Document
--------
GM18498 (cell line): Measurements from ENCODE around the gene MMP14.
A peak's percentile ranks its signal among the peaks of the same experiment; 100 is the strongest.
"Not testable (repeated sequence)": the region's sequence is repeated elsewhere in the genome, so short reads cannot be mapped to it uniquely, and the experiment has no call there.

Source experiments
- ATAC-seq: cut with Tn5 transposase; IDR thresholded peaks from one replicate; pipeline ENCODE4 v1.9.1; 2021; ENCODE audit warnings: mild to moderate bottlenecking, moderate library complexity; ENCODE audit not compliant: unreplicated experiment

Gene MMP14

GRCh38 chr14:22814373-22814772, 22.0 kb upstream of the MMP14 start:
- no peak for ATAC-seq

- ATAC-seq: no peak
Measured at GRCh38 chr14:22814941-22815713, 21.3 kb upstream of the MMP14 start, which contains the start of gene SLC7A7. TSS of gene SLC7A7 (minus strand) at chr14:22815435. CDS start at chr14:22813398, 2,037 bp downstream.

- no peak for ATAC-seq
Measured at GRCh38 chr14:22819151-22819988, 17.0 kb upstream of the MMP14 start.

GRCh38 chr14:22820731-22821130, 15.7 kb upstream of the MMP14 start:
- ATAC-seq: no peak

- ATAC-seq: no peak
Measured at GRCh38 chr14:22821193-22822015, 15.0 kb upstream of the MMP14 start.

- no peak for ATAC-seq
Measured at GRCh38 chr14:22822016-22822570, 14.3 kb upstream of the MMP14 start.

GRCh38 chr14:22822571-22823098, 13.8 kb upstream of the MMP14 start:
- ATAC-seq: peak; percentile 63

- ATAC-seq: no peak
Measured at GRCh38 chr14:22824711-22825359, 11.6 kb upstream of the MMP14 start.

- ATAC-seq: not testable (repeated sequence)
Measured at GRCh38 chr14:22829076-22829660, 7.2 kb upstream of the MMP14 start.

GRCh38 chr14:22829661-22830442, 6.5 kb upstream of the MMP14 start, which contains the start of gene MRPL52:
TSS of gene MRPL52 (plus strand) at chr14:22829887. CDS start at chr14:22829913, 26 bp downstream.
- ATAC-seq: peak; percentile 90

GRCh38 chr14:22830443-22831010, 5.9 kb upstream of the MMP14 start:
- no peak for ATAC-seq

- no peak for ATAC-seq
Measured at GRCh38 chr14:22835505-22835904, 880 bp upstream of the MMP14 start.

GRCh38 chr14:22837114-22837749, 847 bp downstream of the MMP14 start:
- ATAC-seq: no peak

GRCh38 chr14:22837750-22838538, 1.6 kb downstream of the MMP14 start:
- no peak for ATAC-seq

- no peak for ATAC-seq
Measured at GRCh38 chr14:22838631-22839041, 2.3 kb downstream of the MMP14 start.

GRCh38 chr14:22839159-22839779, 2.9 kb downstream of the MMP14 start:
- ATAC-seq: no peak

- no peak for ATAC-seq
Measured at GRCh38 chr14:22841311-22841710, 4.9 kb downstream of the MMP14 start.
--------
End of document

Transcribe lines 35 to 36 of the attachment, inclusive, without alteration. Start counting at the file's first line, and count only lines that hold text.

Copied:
- no peak for ATAC-seq

- no peak for ATAC-seq